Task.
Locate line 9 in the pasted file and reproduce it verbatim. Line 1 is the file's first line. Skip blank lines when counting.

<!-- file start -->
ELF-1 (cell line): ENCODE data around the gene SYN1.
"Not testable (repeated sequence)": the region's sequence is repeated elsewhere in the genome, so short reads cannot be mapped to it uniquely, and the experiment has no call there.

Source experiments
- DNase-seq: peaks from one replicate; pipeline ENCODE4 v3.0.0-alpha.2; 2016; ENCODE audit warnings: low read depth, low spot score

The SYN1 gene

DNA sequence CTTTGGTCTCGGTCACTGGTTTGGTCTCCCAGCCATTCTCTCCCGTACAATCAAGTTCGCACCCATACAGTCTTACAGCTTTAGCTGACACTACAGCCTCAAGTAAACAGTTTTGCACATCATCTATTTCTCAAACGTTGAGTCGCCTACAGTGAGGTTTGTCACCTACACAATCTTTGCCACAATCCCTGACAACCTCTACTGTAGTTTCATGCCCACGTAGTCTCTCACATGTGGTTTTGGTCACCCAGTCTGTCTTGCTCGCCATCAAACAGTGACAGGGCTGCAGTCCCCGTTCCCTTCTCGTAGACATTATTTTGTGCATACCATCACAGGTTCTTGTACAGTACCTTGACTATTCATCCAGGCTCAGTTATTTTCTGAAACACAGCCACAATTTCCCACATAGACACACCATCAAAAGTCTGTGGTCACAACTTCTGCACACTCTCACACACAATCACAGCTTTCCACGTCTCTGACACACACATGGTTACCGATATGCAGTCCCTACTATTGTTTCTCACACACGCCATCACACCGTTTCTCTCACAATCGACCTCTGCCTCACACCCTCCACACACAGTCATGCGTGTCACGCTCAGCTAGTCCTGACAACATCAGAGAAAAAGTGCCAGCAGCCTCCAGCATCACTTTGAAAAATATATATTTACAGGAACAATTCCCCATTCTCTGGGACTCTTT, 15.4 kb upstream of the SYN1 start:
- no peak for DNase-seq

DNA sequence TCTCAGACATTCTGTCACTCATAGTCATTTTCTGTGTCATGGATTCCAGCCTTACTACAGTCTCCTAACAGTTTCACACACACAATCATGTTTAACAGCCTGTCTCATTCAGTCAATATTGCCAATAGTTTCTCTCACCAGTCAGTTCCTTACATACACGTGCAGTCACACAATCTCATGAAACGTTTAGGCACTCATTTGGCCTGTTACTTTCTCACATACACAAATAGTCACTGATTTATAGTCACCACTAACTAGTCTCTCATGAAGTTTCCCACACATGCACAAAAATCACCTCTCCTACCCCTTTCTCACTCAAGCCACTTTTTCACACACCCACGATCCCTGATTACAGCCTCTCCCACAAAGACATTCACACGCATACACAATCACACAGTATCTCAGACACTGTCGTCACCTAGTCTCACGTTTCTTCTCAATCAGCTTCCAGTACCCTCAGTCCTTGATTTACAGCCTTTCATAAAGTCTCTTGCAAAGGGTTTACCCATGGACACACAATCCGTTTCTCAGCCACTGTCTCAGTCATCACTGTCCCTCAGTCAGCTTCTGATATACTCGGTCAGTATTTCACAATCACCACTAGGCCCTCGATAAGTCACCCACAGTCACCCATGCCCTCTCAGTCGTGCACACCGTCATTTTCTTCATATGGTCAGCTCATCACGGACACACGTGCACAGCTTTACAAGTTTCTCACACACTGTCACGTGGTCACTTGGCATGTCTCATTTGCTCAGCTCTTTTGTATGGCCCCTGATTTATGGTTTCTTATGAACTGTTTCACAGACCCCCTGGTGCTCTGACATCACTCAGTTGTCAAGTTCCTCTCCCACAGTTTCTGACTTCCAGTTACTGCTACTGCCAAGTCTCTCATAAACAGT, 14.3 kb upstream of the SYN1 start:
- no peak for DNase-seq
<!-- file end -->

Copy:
- no peak for DNase-seq